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Old School
2003 - R - 92 Mins.
Director: Todd Phillips
Producer: Dan Goldberg, Joe Medjuck, Todd Phillips
Written By: Scot Armstrong, Todd Phillips, Court Crandall
Starring: Luke Wilson, Will Ferrell, Vince Vaughn, Craig Kilborn, Sean William Scott
Review by: John Ulmer
   
"Old School" is as funny as it is an homage to "Animal House." It is about three guys who try to relive their college glory days by starting a college fraternity off-campus, where anyone who likes to party can join. But to understand why this happens, you must understand the stick-skinny plot.

Luke Wilson plays Mitch, a lawyer who wanders home from a seminar one night to find his wife with two naked strangers. After his divorce, Mitch moves into a house near a college campus...only to find out that the house is to be repossessed by the college unless it is turned into a fraternity. So Mitch and his two friends, Beanie (Vince Vaughn) and Frank "The Tank" (Will Ferrell, the funniest guy in the film), start a fraternity, where their initiation is a method of trust. Those interested in joining the fraternity must drop a cement block (which is tied to a..."sensitive area") from a twenty foot drop, hoping the line doesn't pick up any slack. One of the most hilarious segments is this scene, which had me on the floor in laughter.

But trouble ensues when Frank's favorite fraternity member, "Blue," an eighty-nine-year-old-man, dies in the house, causing everyone in school to be booted from college and causing Mitch to lose his house. Unless they can prove to the college board that they have a meaningful existence as a fraternity.

"Old School" is at its best when it is cruel. "Old School" is the "Animal House" for today's generation. It comes as no surprise that its creators also made the rude, crude film "Road Trip," a film I have yet to see but hear isn't all that great. To tell you the truth, "Old School" isn't great, either, but it has a cruel streak running through it that is hilarious. It's like a person not afraid to speak their mind. It had me in tears, and at other times, glancing at my watch.

For example, take the scene where a fat college-goer drops a cement block from his sensitive area to join the college, only to have it fall through a pot-hole and suck him through. Or when the same guy has to do gymnastics to demonstrate athleticism to the college board. Or when Frank gets shot by a tranquilizer dart at a birthday party, and falls into the pool and wrecks the little boy's party. Or the running gag about a kitchen device Mitch bought Frank for his wedding (Frank tries to give it away numerous times, including to Mitch and the boy at the birthday party). Or when Frank dresses up as a mascot and tries to jump through a hoop of fire. Or the second-best scene in the movie, when Frank is at a party and is asked to drink from a beer bong. "No, I promised my wife I wouldn't drink. I have a big day tomorrow." He goes on to explain that his big day consists of going to home supply stores. "Maybe Bed Bath & Beyond. I don't know. We may not have enough time." After being pressured to drink, he finally gives in, and goes completely wild; he ends up stripping down and streaking across town, until his wife and her band of friends find him on the street at night, yelling and hollering, completely naked.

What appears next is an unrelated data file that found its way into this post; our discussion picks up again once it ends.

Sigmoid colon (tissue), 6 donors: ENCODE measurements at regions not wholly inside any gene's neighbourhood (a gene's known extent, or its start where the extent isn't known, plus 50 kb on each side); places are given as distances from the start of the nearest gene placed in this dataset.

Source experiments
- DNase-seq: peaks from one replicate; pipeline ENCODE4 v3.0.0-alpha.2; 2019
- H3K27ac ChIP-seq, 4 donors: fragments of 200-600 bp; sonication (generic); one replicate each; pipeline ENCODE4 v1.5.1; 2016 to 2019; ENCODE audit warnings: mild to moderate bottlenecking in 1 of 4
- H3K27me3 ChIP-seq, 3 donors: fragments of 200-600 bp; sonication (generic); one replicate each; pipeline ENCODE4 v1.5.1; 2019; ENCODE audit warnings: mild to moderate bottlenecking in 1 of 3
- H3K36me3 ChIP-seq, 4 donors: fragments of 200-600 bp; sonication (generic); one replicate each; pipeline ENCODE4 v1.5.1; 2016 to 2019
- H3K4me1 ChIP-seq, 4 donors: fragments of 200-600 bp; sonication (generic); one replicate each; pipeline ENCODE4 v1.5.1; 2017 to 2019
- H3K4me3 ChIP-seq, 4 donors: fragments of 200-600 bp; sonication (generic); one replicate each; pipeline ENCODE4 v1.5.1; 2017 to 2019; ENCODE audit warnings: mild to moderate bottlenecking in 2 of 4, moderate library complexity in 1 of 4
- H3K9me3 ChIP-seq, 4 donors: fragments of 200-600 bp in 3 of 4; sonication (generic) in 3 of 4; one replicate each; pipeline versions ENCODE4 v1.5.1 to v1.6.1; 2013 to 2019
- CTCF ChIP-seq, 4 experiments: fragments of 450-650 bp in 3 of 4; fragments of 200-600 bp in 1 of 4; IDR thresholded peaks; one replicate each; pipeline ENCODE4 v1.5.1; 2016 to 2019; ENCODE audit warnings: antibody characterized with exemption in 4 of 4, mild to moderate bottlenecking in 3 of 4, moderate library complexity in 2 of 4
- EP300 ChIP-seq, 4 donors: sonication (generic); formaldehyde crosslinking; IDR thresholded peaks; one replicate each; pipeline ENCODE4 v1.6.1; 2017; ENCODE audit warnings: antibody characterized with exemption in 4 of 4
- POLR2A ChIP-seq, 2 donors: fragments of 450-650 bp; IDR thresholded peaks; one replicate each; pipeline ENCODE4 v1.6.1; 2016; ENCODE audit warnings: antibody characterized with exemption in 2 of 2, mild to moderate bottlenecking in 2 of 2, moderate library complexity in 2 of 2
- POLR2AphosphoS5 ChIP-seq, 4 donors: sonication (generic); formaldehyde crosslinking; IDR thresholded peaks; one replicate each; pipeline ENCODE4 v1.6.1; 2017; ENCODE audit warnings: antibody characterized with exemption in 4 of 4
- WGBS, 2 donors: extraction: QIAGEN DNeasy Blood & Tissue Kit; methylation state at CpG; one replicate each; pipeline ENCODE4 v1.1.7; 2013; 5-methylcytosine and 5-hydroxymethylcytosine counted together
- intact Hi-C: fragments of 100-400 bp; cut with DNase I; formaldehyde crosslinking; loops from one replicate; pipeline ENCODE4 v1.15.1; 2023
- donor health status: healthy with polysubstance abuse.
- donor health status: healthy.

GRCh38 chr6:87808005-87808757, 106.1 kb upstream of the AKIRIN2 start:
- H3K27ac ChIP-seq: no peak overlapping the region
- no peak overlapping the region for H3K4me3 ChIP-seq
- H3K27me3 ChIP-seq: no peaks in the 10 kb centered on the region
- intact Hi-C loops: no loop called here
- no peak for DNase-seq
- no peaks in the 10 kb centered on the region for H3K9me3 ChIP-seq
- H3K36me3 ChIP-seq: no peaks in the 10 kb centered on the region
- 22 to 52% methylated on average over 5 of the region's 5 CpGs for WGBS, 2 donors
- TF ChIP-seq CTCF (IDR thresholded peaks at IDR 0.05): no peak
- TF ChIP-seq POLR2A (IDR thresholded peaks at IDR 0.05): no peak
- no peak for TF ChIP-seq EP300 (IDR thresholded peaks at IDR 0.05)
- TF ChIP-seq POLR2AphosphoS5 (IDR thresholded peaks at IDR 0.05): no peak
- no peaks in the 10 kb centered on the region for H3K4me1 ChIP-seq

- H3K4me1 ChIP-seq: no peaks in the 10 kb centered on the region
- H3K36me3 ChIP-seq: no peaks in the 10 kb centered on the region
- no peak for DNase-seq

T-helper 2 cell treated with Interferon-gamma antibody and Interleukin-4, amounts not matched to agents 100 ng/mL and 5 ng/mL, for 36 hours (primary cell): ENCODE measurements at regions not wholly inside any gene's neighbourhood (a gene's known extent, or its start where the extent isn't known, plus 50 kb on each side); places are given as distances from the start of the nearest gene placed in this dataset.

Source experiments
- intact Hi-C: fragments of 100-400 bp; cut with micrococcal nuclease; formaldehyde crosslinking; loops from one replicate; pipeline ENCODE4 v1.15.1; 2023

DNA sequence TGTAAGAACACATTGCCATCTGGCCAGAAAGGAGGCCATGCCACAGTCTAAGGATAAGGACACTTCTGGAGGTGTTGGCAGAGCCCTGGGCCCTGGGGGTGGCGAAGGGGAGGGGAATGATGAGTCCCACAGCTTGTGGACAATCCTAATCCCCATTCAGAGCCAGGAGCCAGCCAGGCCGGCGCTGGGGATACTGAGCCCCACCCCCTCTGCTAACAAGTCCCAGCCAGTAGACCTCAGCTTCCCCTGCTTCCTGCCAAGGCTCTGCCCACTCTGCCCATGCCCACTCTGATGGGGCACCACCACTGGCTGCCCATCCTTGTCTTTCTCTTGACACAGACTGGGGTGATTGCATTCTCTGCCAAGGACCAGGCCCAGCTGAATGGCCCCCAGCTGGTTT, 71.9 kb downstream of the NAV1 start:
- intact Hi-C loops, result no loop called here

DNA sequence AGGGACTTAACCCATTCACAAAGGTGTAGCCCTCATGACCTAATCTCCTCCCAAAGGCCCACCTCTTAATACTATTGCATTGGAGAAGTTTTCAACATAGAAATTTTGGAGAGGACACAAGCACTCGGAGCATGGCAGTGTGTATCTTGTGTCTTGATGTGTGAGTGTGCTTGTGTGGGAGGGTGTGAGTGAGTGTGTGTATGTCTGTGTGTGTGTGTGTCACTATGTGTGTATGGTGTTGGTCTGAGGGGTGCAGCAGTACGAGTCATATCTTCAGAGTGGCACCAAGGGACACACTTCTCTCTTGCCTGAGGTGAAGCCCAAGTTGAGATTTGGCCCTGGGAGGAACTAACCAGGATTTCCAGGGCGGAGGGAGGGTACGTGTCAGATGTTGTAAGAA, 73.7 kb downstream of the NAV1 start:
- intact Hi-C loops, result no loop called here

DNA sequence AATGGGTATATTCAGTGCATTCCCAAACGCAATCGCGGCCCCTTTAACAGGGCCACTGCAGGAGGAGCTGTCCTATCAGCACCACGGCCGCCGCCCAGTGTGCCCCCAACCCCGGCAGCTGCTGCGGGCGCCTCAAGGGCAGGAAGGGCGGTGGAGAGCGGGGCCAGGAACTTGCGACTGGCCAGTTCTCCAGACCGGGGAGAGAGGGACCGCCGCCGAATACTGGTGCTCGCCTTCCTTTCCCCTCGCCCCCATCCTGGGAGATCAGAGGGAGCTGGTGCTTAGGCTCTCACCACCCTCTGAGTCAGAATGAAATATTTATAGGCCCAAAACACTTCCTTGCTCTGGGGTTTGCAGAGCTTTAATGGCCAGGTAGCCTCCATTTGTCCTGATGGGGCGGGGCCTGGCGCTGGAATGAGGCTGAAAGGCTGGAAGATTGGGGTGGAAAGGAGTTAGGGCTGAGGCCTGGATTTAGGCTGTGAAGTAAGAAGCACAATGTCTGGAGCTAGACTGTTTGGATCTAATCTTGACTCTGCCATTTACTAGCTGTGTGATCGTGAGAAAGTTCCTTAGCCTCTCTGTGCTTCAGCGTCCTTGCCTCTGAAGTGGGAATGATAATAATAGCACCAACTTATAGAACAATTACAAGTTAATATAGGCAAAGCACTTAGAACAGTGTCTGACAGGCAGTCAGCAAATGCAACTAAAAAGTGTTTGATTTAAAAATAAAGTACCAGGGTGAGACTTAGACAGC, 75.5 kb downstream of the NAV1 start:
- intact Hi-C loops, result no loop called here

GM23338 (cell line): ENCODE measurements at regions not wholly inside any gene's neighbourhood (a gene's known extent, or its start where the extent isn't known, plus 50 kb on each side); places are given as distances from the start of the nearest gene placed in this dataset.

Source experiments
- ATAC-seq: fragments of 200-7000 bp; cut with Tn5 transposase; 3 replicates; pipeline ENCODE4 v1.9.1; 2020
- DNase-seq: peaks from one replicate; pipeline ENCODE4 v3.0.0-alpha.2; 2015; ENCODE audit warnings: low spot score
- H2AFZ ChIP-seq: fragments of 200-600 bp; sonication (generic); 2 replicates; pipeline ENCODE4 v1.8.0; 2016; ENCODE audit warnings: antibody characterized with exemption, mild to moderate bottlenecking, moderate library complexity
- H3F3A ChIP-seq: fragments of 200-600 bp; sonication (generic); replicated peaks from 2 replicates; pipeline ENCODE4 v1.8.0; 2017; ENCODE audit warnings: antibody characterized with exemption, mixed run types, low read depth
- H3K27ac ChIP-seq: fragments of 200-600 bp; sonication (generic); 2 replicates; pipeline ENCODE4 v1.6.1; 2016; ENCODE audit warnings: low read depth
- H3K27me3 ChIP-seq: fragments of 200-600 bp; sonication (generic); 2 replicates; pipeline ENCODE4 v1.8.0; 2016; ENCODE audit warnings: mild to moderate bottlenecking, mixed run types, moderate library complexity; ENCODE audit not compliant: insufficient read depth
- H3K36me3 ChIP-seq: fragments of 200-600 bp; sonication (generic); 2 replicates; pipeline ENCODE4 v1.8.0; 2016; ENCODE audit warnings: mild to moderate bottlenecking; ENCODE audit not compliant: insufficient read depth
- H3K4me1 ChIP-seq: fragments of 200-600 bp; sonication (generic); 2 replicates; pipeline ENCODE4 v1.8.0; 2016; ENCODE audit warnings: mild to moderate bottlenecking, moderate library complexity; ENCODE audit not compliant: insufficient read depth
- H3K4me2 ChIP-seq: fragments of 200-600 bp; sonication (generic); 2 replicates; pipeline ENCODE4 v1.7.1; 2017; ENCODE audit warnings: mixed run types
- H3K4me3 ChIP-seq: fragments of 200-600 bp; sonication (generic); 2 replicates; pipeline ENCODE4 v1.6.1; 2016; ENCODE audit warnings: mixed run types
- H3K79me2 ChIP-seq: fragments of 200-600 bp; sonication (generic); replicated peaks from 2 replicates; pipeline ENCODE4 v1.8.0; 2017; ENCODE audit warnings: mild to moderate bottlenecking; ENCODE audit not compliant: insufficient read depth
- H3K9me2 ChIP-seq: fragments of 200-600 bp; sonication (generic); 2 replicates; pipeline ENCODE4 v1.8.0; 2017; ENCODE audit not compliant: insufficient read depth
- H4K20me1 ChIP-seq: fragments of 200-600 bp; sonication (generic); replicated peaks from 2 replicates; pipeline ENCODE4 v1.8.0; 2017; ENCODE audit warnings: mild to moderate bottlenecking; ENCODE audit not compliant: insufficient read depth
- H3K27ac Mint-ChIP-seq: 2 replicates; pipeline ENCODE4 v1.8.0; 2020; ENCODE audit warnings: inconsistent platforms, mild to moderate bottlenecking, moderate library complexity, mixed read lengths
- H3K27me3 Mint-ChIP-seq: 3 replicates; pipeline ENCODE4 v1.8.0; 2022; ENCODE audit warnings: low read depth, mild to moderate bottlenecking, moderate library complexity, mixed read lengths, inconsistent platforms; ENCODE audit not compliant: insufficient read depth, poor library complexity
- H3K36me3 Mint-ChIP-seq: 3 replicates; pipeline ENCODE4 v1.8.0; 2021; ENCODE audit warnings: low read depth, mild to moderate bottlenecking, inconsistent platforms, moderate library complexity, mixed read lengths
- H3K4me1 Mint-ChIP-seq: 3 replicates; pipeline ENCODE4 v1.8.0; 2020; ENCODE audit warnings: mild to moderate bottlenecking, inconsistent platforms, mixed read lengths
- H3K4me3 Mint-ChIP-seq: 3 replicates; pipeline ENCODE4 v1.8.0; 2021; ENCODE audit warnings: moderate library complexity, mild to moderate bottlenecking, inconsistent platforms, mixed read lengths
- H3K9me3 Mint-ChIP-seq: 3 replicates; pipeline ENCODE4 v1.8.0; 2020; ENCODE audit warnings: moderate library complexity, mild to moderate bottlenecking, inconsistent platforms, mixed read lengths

Will Ferrell is the screen-stealer here. I've liked him since I saw him on "Saturday Night Live" years ago. He recently left the show to start a film career. "Old School" marks his first film away from "SNL." It is also his funniest.

I like the way he talks. I remember a gag on "SNL" where Will played an NBC executive greenlighting a new television show called "...And a Pizza Place." He said, "I see tables. Some cheese. Some pizza. I don't know, I'm not a writer." He sounds exactly the same when he says, "Maybe Bed Bath & Beyond. I don't know. We might not have enough time."

This could be the sign of an actor with a promising career, or an actor who people will soon find repetitive in his roles and expressions. I sure hope not, because though he sounds exactly the same as other characters on occasion, it's just his personality, just like Bill Murray was such a smart-aleck and Chevy Chase smacked his face on the floor all the time. Although, those actors lost their careers pretty much recently, so I wish Ferrell the best of luck, because he is one uproarious guy.

In conclusion, "Old School" is a funny movie with some funny scenes, some of which are extremely hilarious. But the problem is the long stretches in between. It's got the formula. It's got the actors. It's got the cameos (Craig Kilborn, Sean William Scott), but it just fails to be consistently hilarious. I still had a fun time watching it, though, and I like these kinds of comedies once and a while. The kind that don't promise anything in particular, but give a whole lot back, whether in terms of laughter, or just ninety minutes of a big fat smile on your face. The script doesn't have to be too witty for me as long as I'm having fun, and I had a fun time watching this movie. I just hope that the sequel(s) manages to make the audience laugh on a consistent basis.
 
Movie Guru Rating
Entertaining and well crafted.  May not be worth the price of a theater ticket, but a solid rental. Entertaining and well crafted.  May not be worth the price of a theater ticket, but a solid rental. Entertaining and well crafted.  May not be worth the price of a theater ticket, but a solid rental. Entertaining and well crafted.  May not be worth the price of a theater ticket, but a solid rental.
  3.5 out of 5 stars

 
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